Erin Green

While the pandemic impacted everyone in one form or another, the average tax refund, projected at $2,873, is tracking closely to what it was last year, according to the IRS.

If you got a tax refund, what should you do with it? Erin Green has some suggestions.

Green, a senior wealth strategy associate at UBS Wealth Management USA, 300 E. State St., Redlands, outlines five strategies to best leverage your tax refund:

1. Beat back debt: Having to continually pay large interest charges on credit card balances and loans can make it tough to get ahead financially. A good use of your tax refund might be to reduce or eliminate your debt. You might pay down cards with highest interest rates first, while making minimum payments on others.

2. Plan for the unexpected: Life is full of unexpected events that can be expensive. Having an emergency fund can help you to prevent from relying on credit cards to pay for them. If cash is tight and you are using credit, you might end up paying interest on the money you borrowed for a long time. You can use your tax refund to start or add to your emergency fund. Ideally, you should have enough in the emergency fund to cover at least three to six months of living expenses.

3. Save for education: Consider using your tax refund to jump-start, or add to, a college education savings program for your children or grandchildren. College tuition is expensive and is likely to continue to go up.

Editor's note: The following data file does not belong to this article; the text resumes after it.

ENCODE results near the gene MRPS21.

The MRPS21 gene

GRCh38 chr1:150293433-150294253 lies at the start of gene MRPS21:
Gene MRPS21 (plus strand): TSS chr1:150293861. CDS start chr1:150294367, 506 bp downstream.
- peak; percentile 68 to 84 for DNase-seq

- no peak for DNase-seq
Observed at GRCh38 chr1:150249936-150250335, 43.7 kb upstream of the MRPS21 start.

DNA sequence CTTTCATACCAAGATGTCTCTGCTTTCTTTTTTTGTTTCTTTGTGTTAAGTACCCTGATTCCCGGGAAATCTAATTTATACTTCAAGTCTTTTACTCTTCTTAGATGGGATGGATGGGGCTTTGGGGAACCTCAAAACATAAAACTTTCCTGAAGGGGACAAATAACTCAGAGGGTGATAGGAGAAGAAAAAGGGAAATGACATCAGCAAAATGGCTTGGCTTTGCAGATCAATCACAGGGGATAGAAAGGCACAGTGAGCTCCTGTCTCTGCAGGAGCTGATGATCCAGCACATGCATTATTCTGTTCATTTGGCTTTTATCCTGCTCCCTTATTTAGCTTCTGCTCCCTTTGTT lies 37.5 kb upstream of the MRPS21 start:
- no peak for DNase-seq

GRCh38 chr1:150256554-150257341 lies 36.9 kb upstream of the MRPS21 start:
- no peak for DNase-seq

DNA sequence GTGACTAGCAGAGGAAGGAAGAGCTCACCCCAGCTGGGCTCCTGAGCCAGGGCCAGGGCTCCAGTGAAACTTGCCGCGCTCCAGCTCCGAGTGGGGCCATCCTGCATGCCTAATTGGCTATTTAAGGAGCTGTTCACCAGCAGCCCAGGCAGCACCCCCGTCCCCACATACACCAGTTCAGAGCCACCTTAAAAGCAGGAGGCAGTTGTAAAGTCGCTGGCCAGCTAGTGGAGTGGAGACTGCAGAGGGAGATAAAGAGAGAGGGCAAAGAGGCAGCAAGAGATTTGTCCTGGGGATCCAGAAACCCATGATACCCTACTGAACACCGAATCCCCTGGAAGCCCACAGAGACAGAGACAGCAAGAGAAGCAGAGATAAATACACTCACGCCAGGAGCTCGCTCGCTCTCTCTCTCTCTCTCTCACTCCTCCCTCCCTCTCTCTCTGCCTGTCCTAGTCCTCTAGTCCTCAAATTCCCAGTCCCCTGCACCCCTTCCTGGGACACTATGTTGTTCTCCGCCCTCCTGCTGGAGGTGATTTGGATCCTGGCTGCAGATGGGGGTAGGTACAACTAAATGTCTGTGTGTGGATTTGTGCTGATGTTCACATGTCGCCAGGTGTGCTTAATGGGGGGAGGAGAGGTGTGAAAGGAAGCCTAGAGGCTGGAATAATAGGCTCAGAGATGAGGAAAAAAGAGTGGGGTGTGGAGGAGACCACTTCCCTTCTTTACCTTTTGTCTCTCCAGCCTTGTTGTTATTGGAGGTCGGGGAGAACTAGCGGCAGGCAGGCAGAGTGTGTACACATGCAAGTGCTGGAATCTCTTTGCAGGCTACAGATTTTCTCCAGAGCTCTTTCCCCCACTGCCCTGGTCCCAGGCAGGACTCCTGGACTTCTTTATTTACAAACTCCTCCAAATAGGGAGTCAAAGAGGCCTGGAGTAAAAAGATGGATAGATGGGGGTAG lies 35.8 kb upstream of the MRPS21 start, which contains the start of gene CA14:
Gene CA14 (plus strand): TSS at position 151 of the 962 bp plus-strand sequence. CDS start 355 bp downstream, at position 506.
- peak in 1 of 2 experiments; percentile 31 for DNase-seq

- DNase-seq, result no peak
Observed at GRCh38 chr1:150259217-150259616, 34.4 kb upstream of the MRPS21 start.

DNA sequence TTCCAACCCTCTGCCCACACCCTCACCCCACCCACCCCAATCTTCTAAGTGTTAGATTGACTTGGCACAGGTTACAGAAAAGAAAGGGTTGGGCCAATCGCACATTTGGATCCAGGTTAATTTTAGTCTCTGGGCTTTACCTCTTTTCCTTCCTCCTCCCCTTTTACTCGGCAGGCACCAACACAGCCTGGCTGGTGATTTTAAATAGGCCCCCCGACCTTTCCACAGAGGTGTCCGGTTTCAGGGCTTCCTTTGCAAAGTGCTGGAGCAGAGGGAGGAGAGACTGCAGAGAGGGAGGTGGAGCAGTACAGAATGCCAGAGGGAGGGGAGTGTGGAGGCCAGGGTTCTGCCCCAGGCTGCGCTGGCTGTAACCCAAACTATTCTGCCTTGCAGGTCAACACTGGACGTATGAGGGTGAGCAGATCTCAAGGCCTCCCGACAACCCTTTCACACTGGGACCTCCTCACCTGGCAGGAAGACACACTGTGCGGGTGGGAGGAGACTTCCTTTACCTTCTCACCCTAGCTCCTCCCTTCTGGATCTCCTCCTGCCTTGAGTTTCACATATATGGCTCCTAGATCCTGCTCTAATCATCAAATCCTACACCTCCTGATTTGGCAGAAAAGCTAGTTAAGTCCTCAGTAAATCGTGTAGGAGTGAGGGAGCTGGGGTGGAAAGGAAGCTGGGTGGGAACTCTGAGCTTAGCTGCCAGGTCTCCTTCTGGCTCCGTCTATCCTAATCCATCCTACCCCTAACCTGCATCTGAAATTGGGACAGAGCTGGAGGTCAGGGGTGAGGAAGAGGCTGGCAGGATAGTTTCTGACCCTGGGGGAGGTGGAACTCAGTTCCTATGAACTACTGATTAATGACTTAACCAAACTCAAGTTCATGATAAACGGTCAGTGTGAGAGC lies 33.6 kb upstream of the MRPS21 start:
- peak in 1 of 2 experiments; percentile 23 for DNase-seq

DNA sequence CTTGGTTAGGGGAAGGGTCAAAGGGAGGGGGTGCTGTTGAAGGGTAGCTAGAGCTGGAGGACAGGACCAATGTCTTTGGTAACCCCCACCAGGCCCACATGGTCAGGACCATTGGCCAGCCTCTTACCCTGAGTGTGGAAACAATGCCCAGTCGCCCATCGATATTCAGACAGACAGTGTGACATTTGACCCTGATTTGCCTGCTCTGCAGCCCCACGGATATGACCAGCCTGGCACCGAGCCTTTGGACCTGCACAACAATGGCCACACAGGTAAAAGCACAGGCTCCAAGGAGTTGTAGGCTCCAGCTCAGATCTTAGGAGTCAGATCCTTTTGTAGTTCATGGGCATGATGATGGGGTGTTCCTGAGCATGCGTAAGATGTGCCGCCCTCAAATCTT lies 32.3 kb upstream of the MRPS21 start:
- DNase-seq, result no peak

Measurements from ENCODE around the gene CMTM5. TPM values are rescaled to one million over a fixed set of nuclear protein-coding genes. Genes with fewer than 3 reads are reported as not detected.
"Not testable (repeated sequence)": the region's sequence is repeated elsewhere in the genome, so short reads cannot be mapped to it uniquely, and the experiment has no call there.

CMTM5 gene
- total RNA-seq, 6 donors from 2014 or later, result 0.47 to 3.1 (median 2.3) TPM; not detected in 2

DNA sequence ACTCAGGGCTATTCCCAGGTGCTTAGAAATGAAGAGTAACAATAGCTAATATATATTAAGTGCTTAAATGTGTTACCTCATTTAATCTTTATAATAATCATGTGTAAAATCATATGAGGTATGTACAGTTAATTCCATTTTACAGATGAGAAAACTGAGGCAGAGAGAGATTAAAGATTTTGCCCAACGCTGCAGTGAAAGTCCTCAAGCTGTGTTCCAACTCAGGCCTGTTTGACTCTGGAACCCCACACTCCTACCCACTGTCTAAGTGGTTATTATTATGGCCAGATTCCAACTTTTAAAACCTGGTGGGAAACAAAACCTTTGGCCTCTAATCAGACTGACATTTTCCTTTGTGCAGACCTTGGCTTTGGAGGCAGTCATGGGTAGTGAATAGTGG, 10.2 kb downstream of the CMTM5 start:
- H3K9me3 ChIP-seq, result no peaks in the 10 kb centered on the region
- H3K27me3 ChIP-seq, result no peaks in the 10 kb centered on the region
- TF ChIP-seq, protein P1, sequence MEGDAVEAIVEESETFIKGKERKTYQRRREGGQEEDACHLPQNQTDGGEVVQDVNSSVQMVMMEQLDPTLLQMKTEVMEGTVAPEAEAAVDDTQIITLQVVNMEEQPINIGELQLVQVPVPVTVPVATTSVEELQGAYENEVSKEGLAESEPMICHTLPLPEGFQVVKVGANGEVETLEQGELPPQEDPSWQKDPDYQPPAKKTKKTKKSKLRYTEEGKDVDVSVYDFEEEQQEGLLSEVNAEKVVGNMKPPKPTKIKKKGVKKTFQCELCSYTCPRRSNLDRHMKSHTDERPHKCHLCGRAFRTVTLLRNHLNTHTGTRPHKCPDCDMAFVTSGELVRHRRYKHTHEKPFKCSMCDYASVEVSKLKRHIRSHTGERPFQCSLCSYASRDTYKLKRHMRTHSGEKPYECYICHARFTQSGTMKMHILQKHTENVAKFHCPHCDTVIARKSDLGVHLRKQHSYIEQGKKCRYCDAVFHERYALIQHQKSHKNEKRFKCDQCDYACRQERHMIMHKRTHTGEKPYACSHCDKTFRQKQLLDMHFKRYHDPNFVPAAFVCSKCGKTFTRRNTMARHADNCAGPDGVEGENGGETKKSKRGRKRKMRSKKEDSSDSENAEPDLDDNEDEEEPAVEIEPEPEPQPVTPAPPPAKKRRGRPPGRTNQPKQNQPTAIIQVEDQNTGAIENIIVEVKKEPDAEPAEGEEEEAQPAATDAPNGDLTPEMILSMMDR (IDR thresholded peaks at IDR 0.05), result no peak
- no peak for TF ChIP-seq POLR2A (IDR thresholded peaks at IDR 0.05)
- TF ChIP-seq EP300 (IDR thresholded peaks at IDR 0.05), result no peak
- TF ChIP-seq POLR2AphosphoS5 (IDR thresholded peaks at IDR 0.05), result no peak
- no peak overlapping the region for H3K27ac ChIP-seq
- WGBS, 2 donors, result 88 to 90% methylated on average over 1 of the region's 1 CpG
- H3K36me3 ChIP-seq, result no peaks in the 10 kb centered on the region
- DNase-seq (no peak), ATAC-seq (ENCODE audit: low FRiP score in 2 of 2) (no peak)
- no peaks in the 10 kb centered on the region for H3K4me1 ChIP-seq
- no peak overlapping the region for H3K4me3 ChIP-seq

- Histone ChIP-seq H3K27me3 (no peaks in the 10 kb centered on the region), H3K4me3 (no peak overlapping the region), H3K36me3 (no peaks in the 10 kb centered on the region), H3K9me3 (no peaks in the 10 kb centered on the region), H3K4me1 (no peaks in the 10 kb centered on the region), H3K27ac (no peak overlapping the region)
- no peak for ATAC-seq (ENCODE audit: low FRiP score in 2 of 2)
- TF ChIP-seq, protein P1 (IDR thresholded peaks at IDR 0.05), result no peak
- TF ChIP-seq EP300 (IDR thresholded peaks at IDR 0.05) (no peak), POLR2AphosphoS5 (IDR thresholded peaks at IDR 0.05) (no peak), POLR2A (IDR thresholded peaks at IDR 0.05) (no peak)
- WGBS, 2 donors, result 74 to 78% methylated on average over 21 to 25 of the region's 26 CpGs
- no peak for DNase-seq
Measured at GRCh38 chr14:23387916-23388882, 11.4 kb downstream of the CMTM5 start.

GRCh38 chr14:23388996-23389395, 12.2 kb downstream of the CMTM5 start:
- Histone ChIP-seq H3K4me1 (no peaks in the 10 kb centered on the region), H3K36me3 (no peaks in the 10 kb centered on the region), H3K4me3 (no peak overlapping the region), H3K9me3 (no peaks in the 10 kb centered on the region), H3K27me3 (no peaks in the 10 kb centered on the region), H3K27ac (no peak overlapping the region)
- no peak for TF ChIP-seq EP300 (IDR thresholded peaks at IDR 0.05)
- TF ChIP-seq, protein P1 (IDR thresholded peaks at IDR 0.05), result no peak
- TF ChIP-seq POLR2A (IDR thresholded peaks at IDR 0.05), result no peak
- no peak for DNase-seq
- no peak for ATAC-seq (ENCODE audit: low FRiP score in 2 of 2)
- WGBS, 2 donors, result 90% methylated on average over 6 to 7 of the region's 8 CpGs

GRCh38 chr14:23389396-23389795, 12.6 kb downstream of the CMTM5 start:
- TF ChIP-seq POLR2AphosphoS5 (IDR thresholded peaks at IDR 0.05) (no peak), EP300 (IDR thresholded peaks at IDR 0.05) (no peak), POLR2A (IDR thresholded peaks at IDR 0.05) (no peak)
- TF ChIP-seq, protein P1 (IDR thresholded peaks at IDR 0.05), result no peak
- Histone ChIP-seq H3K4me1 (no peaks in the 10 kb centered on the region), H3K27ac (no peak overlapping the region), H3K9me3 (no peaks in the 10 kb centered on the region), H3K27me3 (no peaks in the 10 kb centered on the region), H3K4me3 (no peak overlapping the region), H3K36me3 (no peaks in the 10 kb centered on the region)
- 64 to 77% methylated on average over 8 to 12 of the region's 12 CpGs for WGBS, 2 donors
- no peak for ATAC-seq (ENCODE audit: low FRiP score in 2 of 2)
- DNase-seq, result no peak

4. Boost your retirement nest egg: Every little bit helps when it comes to saving for retirement. One strategy is to have less income tax withheld from your pay in future years, so you won’t receive a big tax refund. Better yet, increase your contributions to your employer’s retirement plan to save even more.

5. Have a little fun: Depending on the amount of debt you have, you might also consider using a small portion — such as 10% or less — of the refund to make a purchase you have been eyeing that will bring you enjoyment.

An option to consider could be taking a vacation, but it is most important to not to go beyond your means.

What about investing in the market? Is now a good time?

“It’s always a good time to invest,” said Green. “Markets generally tend to go higher over time, and this statistical edge generally increases over time.”

Regarding investing tax refunds in the market, Green recommends investing now, rather than employing a simple “lump sum” strategy of investing all at once.

Green’s comments are for educational purposes only and should not be relied upon for investment advice or for making any investment decisions. To find out more about USB Financial Services, visit